• "Sometimes it feels that diets are becoming a gateway for being a good person, a disciplined person who has an air of clean-eating ‘holiness’..." (Corbis RF Stills/Getty)
The rise in #cleaneating and food snaps on Instagram has given rise to 'smugness' among some dieters, experts say, and it’s not helping anyone.
By
Alana Schetzer

19 Jul 2017 - 2:22 PM  UPDATED 19 Jul 2017 - 2:22 PM

No sugar. Fructose-only sugar. Paleo - no wheat, dairy or pasta, please. Vegan. Raw vegan.

Eating - the very simple concept of providing fuel for our body - has never been more complicated or exhausting. It’s a rare person who doesn’t have at least one friend who espouses their current eating plan as the ‘best thing they’ve ever done’.

Healthy food or dieting trends are no always just about what you put in - or leave out - of your mouth. Sometimes it feels that diets are becoming a gateway for being a good person, a disciplined person who has an air of clean-eating ‘holiness’ that comes hand-in-hand with a tight backside and stellar recipe for bliss balls.

“Sometimes it’s motivating for people to hear all about your diet and other times it makes other people feel really bad about themselves because they’re not as ‘dedicated’.”

This ‘smugness’ has infiltrated mainstream culture and it’s getting harder to swallow, some experts say.

“There’s certainly an element of smugness with some people, who are expressing it as part of who they are. When they show us pictures on social media of what they eat, and how much time they spent on preparing it - they’re telling us something about themselves as a person,” says Fiona Sutherland, an accredited dietitian with Body Positive Australia.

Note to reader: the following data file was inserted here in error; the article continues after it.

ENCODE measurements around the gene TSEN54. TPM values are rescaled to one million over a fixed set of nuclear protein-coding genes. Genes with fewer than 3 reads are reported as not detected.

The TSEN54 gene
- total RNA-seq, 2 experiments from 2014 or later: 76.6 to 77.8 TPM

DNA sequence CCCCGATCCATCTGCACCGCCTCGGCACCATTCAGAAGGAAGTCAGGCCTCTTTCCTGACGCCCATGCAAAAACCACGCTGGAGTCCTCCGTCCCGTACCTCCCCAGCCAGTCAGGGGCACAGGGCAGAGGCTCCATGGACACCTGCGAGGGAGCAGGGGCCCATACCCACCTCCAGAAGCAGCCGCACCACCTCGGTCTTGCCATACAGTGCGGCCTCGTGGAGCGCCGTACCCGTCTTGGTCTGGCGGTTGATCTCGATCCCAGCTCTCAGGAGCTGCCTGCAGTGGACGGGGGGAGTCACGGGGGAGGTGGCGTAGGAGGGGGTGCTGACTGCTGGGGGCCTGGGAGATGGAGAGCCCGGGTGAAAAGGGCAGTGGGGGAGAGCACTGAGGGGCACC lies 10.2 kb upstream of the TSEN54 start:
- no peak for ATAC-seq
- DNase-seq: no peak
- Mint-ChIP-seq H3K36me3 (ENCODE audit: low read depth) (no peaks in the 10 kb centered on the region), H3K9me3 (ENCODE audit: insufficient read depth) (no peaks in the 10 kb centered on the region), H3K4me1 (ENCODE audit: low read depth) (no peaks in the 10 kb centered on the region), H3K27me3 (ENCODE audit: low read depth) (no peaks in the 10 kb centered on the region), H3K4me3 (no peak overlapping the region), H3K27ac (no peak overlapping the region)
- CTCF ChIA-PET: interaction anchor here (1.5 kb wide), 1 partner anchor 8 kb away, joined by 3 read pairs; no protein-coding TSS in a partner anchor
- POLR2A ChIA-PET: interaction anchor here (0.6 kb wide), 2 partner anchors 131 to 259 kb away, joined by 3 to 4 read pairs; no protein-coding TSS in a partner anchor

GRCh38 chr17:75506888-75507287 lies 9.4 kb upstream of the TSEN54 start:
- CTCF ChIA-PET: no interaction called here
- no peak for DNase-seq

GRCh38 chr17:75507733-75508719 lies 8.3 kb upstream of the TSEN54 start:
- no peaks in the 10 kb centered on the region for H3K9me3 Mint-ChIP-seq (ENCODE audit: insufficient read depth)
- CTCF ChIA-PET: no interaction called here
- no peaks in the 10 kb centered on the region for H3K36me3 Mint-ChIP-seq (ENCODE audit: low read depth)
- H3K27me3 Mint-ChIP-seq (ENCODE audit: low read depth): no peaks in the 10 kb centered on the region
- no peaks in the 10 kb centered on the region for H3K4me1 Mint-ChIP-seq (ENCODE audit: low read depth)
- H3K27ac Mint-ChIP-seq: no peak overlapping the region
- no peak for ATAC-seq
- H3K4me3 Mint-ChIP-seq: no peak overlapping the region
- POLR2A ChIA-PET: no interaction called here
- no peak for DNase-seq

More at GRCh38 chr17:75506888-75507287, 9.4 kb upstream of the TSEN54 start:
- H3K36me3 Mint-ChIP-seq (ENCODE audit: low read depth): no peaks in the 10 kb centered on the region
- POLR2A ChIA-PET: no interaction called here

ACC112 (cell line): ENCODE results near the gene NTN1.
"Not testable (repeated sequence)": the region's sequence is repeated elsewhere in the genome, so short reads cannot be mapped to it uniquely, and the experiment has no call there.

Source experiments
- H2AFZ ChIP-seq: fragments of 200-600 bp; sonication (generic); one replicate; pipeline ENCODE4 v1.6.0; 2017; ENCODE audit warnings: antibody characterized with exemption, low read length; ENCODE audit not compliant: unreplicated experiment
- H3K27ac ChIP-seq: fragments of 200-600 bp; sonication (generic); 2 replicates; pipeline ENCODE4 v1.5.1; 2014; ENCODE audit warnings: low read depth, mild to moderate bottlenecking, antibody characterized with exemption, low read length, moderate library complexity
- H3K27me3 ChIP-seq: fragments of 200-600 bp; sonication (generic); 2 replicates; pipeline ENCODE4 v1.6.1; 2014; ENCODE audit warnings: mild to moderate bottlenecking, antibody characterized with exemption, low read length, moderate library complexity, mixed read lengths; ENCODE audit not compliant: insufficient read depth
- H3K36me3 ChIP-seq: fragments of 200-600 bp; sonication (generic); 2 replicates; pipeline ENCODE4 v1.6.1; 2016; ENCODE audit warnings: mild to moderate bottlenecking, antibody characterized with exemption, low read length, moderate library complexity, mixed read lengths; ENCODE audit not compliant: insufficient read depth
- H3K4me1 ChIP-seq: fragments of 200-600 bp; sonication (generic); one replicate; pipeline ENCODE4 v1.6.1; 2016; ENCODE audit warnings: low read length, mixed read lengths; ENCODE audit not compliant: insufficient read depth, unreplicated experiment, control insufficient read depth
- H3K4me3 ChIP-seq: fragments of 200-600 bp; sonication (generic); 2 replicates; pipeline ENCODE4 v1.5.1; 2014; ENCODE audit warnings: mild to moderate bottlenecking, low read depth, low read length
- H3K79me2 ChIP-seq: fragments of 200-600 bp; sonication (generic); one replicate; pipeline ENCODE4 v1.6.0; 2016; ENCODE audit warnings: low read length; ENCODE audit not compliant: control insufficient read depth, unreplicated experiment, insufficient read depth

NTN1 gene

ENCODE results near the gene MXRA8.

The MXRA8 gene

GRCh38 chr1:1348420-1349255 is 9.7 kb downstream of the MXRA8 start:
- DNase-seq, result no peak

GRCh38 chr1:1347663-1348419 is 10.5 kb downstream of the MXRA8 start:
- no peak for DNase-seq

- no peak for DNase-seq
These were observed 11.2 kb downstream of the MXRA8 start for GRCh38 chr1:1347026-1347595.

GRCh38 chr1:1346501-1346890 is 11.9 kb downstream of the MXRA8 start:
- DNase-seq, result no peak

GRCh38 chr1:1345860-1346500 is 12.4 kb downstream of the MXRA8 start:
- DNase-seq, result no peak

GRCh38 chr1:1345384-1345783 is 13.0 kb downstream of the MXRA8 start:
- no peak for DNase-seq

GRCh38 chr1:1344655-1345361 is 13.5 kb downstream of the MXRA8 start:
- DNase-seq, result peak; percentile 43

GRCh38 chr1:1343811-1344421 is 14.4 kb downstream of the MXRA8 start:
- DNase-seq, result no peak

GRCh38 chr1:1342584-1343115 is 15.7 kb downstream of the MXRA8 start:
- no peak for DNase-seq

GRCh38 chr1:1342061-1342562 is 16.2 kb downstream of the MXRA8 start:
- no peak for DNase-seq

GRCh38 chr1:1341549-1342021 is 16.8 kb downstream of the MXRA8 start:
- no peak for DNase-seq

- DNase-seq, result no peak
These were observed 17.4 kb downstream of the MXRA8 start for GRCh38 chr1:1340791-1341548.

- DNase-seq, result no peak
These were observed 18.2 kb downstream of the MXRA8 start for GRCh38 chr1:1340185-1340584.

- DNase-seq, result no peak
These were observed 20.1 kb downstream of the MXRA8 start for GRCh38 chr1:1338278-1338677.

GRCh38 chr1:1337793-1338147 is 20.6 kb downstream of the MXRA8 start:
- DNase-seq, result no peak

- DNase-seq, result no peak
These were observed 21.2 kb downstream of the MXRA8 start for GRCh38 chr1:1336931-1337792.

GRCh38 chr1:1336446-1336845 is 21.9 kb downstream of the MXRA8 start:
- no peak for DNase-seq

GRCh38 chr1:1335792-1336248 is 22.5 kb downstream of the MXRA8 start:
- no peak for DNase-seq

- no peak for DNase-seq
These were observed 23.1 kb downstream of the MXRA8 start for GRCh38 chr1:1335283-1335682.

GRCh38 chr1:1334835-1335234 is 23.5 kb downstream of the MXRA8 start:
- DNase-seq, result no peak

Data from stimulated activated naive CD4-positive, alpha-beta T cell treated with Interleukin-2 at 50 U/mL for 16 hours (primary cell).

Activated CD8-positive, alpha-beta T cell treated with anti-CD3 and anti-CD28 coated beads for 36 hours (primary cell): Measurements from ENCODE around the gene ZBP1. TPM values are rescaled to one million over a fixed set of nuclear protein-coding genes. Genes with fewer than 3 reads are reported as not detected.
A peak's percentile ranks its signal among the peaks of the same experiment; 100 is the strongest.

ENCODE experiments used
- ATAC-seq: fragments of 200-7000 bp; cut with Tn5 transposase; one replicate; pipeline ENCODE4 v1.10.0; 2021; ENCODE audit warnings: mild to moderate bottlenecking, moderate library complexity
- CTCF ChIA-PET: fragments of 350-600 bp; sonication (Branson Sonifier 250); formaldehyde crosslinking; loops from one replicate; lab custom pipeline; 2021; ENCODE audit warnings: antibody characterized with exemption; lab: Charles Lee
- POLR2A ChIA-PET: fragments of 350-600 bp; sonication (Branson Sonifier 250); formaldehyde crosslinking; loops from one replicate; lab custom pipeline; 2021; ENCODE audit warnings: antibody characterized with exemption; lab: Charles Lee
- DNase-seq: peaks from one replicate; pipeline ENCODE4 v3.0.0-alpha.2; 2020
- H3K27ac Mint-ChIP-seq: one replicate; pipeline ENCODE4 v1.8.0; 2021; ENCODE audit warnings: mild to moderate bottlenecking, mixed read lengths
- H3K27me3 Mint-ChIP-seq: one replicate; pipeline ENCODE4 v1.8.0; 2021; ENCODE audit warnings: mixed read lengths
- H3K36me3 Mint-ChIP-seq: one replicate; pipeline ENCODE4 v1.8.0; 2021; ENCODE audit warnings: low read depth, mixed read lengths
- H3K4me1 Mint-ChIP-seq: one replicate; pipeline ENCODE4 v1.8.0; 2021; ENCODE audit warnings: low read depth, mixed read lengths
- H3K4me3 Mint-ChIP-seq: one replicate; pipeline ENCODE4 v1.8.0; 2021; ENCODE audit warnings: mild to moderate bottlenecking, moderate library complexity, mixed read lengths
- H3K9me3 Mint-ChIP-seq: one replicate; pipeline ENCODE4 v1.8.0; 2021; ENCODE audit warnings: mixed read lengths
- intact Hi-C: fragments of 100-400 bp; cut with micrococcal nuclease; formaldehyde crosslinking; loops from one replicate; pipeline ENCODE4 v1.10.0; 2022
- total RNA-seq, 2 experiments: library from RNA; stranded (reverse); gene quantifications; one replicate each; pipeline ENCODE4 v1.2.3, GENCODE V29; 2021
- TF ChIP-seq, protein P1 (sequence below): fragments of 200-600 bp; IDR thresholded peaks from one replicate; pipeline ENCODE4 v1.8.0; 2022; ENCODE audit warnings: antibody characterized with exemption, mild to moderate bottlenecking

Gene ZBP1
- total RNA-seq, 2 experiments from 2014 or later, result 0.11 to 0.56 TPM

Going on about your exciting new diet to your friends, she adds, may send a different message than the one intended. “Sometimes it’s motivating for people to hear all about your diet and other times it makes other people feel really bad about themselves because they’re not as ‘dedicated’.”

As is the case with many current dieting trends, there may be an emphasis on cutting out certain food groups and highlighting others as ‘super’ foods that have so-called near-magical powers. This emphasis on such subjective “good” and “bad” foods can also create distorted attitudes to eating, says Zoe Nicholson, an accredited dietitian with Figureate Consulting.

Comment: Please quit the diet talk
Food can be celebratory or perfunctory, lavish or frugal, fast or slow. But it can never be the measure of your worth as a human being. If you still want to ‘go on a diet’ that’s up to you, but there’s no need to evangelise to others.

Improving your eating habits through a diet should improve your connection to quality food and ingredients, rather than create an untenable negative relationship with good food. “It sometimes [creates] a false sense of connection,” she explains.

A quick glance on Instagram shows an avalanche of images that might have the intention to correlate a person’s choice in food with their lifestyle, and themselves. If someone drinks a green smoothie for breakfast and doesn’t snack, the unspoken suggestion might be that they’re simply better than everyone else.